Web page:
Apple Maps • iPhone 5 • Best Smartphone Camera • Motives for Creating Startups • Google Sea View • and more…


Apple Maps • iPhone 5 • Best Smartphone Camera • New Nooks • Autonomous Cars • SHA-3 • Motives for Creating Startups • Startup Squatter • Tech Briefs • Google Sea View

A Worm in the Apple

The iPhone 5’s new operating system, iOS 6, which is also available for owners of older iPhones and iPads, has achieved the dubious distinction of disappointing and even angering large numbers of rabidly pro-Apple users. The problem lies with the flawed replacement of Google maps with Apple’s own buggy maps. The reviews are scathing:

Mashable: “How bad could it be?…The answer, I’m sad to say as an Apple fan, is very bad indeed. Almost unusably bad. Maps takes all the trust Apple has built up among its users over the years — trust that its products just work — and squanders nearly all of it in one go.”


New York Times: “In short, Maps is an appalling first release. It may be the most embarrassing, least usable piece of software Apple has ever unleashed.”

New York Times

Also: Apple recruiters pursuing engineers with Google maps experience.


For an often humorous take on Apple map issues, check out this site.

The Amazing iOS 6 Maps

At Least the Hardware is Great

Apple iOS 6 maps may be subpar, but iPhone 5 hardware has gotten high praise. CNET says it’s the iPhone we’ve always wanted.


PC Magazine finds it to be the fastest smartphone in the land.

PC Magazine

If SmartPhone Camera Quality is Important to You, Wait a Couple Months

Engadget just tested low light and video camera stabilization quality on four of the newest SmartPhones, the iPhone 5, Galaxy S III and HTC One X and the Nokia Lumia 920, which will be released in November. The results are clear: the Lumia beat the other competitors hands-down.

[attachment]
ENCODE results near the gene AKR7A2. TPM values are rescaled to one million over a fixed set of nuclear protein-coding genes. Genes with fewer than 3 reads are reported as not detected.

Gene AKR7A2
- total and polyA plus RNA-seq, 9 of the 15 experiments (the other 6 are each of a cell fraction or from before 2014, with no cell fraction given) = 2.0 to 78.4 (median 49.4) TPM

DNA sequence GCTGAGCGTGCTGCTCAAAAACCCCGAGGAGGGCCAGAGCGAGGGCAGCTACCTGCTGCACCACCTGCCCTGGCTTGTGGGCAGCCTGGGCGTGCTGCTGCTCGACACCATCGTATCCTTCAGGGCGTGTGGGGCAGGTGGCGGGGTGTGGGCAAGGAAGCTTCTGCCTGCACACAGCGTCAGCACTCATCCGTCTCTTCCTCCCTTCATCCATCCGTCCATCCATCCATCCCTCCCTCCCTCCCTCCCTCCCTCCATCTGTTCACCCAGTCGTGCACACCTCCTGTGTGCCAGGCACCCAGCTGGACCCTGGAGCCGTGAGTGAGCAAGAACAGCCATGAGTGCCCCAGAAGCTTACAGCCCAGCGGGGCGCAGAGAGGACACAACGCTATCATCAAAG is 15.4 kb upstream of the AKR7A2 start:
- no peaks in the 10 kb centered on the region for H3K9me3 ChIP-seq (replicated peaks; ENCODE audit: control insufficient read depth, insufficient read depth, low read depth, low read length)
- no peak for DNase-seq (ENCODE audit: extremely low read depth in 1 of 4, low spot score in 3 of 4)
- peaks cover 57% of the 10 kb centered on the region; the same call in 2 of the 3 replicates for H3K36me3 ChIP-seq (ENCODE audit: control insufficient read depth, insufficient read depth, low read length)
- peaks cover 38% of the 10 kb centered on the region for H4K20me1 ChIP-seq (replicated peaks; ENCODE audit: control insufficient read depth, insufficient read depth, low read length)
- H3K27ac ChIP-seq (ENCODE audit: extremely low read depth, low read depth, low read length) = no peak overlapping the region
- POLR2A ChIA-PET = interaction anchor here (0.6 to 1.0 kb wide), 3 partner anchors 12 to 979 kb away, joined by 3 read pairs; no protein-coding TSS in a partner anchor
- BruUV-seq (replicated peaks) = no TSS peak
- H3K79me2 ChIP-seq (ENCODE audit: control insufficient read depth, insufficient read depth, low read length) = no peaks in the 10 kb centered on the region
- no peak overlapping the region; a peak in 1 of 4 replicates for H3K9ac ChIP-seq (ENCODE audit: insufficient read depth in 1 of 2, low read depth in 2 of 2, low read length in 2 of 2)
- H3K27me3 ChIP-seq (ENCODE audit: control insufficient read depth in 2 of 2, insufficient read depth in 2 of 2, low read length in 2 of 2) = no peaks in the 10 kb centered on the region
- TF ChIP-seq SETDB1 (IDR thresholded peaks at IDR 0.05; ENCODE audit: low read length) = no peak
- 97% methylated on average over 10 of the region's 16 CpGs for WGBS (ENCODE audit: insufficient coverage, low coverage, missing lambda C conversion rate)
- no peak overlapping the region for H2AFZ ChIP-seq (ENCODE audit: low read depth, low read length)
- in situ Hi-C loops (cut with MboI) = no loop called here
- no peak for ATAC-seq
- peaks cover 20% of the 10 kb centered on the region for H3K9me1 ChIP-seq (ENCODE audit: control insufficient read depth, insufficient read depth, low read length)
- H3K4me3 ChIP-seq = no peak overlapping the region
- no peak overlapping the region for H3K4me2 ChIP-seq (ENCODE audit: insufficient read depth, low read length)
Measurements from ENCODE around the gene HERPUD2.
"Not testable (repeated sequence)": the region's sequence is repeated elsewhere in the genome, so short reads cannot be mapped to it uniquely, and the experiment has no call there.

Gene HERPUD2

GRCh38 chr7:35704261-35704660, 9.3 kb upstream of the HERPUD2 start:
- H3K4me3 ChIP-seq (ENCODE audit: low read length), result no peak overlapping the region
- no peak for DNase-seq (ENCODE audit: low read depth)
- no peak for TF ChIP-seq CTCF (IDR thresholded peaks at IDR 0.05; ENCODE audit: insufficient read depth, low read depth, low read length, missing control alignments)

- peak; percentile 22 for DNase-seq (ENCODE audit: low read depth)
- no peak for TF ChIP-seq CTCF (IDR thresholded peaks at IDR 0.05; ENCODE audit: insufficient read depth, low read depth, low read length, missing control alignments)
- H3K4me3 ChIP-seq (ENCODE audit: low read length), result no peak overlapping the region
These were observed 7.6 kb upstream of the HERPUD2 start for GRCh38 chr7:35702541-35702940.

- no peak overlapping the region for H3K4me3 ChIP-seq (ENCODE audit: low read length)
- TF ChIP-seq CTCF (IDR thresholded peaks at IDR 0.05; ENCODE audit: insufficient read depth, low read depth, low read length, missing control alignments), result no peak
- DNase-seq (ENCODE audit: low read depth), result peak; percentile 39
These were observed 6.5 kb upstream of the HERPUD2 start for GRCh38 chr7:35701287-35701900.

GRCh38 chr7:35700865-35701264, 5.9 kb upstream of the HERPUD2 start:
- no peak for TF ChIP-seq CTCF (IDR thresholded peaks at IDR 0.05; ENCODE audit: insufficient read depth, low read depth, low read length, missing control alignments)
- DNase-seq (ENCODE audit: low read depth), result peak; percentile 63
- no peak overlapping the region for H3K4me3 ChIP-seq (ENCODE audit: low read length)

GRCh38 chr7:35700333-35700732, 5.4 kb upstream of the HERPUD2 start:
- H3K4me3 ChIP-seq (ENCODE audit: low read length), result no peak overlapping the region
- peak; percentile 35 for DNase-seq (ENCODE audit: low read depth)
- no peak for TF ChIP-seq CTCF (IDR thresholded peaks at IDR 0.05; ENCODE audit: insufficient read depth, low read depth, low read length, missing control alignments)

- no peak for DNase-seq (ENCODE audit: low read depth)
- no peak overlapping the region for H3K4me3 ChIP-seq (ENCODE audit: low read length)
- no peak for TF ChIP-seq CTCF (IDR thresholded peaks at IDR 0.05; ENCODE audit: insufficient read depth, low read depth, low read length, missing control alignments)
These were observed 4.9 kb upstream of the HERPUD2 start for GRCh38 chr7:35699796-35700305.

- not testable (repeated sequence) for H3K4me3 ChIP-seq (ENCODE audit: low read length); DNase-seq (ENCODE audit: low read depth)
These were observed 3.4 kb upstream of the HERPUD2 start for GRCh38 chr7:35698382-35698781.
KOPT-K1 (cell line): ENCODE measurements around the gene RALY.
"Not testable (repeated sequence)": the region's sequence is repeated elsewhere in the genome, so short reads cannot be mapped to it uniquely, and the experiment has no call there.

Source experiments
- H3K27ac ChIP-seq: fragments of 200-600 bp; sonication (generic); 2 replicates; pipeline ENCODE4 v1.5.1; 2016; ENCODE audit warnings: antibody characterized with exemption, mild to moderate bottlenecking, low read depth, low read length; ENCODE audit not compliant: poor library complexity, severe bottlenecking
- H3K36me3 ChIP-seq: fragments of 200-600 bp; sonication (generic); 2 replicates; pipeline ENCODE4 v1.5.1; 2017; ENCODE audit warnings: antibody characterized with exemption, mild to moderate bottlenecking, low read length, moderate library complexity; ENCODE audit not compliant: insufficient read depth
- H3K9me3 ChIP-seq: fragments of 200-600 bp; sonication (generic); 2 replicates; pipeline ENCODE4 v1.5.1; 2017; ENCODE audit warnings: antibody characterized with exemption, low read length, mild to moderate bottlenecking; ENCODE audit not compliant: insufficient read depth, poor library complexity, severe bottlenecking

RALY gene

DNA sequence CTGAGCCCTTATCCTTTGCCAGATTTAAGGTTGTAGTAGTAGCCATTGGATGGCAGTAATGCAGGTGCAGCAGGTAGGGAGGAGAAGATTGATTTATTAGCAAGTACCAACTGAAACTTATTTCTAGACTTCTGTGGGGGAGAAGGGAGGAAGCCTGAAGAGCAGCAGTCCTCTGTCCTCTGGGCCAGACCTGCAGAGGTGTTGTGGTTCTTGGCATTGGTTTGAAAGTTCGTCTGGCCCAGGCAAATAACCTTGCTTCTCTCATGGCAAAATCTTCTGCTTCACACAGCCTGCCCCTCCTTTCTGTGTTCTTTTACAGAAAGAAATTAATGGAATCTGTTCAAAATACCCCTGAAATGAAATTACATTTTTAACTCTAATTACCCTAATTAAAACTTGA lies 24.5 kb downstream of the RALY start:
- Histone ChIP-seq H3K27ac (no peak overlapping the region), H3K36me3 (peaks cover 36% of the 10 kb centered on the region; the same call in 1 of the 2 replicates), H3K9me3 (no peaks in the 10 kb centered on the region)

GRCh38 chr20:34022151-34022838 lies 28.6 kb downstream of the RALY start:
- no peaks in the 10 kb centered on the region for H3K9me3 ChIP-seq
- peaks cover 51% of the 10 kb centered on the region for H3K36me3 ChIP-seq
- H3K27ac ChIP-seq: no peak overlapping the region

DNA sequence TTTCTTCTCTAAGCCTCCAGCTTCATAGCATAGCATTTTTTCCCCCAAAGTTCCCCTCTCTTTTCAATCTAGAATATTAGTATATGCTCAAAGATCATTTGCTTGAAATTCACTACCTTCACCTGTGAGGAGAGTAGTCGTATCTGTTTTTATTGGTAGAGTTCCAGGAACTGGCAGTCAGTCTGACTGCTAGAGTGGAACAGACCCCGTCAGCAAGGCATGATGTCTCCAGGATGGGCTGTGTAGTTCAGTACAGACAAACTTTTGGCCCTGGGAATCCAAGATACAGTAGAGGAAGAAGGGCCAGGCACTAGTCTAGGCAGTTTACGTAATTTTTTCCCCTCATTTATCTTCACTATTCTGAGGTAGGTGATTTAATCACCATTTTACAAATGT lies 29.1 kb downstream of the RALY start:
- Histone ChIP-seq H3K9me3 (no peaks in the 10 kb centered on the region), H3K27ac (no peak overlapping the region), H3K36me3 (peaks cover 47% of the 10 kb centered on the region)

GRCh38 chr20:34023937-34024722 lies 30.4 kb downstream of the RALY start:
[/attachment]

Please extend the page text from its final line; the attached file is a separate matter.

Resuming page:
Low-light shootout:


Video stabilization shootout:


Barnes & Noble Announces New Nook Tablets and Video Service

Barnes & Noble announced new 7 and 9 inch tablets and a new video service. The 7 incher features the highest resolution of any device in its class: 1440 x 900 pixels. The 9 inch model comes in at 1920 x 1280. Following tradition, the devices have no cameras but both feature microSD slots. Unlike any of their competitors, the devices support multiple user profiles and family-friendly software that parents can use to set desired permissions for kid’s profiles.

Overview of the 7 inch tablet


The 9 inch tablet


Comparison charts of the new Nooks against other popular tablets:


And the video service

The Washington Post

Autonomous Cars now Legal in California

California has formally legalized autonomous cars, as long as a human is present to take over in an emergency. Two points:

  1. It occurs to me that the law has it backwards: humans should be allowed to drive cars as long as an autonomous system is on board to take over in case of human failure.
  2. Sales are going to be lackluster until they install it in something more exciting than a Prius.


SHA-3 Crypto: Improvement over SHA-2 not Enough to Justify Adoption